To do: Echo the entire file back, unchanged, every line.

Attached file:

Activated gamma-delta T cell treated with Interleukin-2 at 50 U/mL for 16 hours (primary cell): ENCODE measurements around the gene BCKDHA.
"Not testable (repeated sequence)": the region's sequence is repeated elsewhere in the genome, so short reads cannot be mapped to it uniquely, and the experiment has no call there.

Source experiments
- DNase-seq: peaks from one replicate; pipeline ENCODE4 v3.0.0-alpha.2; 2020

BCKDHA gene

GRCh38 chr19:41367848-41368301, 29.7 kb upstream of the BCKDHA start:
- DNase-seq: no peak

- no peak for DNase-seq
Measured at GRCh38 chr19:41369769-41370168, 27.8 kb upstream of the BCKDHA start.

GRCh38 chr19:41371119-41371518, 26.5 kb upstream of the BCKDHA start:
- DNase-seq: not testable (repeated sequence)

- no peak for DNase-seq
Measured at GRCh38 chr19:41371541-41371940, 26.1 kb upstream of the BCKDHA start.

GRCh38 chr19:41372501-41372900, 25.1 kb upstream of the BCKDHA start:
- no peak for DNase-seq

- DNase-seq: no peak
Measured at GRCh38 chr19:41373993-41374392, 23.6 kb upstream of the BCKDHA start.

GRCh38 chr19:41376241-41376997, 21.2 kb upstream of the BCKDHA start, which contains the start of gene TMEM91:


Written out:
Activated gamma-delta T cell treated with Interleukin-2 at 50 U/mL for 16 hours (primary cell): ENCODE measurements around the gene BCKDHA.
"Not testable (repeated sequence)": the region's sequence is repeated elsewhere in the genome, so short reads cannot be mapped to it uniquely, and the experiment has no call there.

Source experiments
- DNase-seq: peaks from one replicate; pipeline ENCODE4 v3.0.0-alpha.2; 2020

BCKDHA gene

GRCh38 chr19:41367848-41368301, 29.7 kb upstream of the BCKDHA start:
- DNase-seq: no peak

- no peak for DNase-seq
Measured at GRCh38 chr19:41369769-41370168, 27.8 kb upstream of the BCKDHA start.

GRCh38 chr19:41371119-41371518, 26.5 kb upstream of the BCKDHA start:
- DNase-seq: not testable (repeated sequence)

- no peak for DNase-seq
Measured at GRCh38 chr19:41371541-41371940, 26.1 kb upstream of the BCKDHA start.

GRCh38 chr19:41372501-41372900, 25.1 kb upstream of the BCKDHA start:
- no peak for DNase-seq

- DNase-seq: no peak
Measured at GRCh38 chr19:41373993-41374392, 23.6 kb upstream of the BCKDHA start.

GRCh38 chr19:41376241-41376997, 21.2 kb upstream of the BCKDHA start, which contains the start of gene TMEM91: